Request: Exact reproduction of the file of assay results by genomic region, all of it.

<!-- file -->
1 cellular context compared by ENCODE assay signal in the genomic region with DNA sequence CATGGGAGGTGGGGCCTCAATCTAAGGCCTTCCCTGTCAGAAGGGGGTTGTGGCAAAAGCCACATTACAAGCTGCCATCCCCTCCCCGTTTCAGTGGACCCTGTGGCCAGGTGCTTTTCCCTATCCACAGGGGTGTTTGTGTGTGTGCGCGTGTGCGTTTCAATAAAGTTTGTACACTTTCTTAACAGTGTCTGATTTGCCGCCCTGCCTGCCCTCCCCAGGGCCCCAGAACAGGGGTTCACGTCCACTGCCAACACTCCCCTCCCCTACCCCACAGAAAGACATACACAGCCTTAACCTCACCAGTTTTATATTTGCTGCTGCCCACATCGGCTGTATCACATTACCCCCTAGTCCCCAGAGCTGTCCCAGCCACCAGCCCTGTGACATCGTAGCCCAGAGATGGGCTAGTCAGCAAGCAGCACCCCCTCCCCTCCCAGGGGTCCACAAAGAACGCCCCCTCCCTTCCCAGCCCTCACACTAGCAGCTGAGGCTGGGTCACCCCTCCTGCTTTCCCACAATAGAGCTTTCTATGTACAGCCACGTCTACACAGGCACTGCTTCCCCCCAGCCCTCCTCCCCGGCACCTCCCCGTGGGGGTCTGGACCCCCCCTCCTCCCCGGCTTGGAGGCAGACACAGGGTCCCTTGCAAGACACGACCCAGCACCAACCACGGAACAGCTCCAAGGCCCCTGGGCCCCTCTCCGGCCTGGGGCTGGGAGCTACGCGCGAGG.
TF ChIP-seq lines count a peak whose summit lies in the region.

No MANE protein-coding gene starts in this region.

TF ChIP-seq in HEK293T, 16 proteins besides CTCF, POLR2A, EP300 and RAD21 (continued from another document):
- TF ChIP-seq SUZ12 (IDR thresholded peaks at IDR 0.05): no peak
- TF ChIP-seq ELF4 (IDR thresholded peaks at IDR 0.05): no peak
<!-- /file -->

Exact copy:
1 cellular context compared by ENCODE assay signal in the genomic region with DNA sequence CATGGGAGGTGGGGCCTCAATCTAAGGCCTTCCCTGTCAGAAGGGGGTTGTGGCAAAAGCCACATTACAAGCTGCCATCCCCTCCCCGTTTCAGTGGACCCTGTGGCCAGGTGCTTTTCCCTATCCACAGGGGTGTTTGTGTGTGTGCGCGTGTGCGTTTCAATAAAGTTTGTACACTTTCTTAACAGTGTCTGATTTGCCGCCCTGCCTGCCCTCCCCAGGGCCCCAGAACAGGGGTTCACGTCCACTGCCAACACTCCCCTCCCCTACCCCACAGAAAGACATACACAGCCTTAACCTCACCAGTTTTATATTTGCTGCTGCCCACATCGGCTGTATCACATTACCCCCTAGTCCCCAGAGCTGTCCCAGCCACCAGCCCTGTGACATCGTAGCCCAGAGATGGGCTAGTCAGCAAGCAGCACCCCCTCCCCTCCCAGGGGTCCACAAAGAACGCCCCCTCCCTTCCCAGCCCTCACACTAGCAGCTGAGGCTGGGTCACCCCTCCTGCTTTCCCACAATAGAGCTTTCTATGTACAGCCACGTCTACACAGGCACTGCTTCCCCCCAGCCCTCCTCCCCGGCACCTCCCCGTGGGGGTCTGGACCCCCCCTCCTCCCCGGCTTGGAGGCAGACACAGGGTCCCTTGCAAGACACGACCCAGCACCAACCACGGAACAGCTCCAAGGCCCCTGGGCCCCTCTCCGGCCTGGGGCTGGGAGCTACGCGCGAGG.
TF ChIP-seq lines count a peak whose summit lies in the region.

No MANE protein-coding gene starts in this region.

TF ChIP-seq in HEK293T, 16 proteins besides CTCF, POLR2A, EP300 and RAD21 (continued from another document):
- TF ChIP-seq SUZ12 (IDR thresholded peaks at IDR 0.05): no peak
- TF ChIP-seq ELF4 (IDR thresholded peaks at IDR 0.05): no peak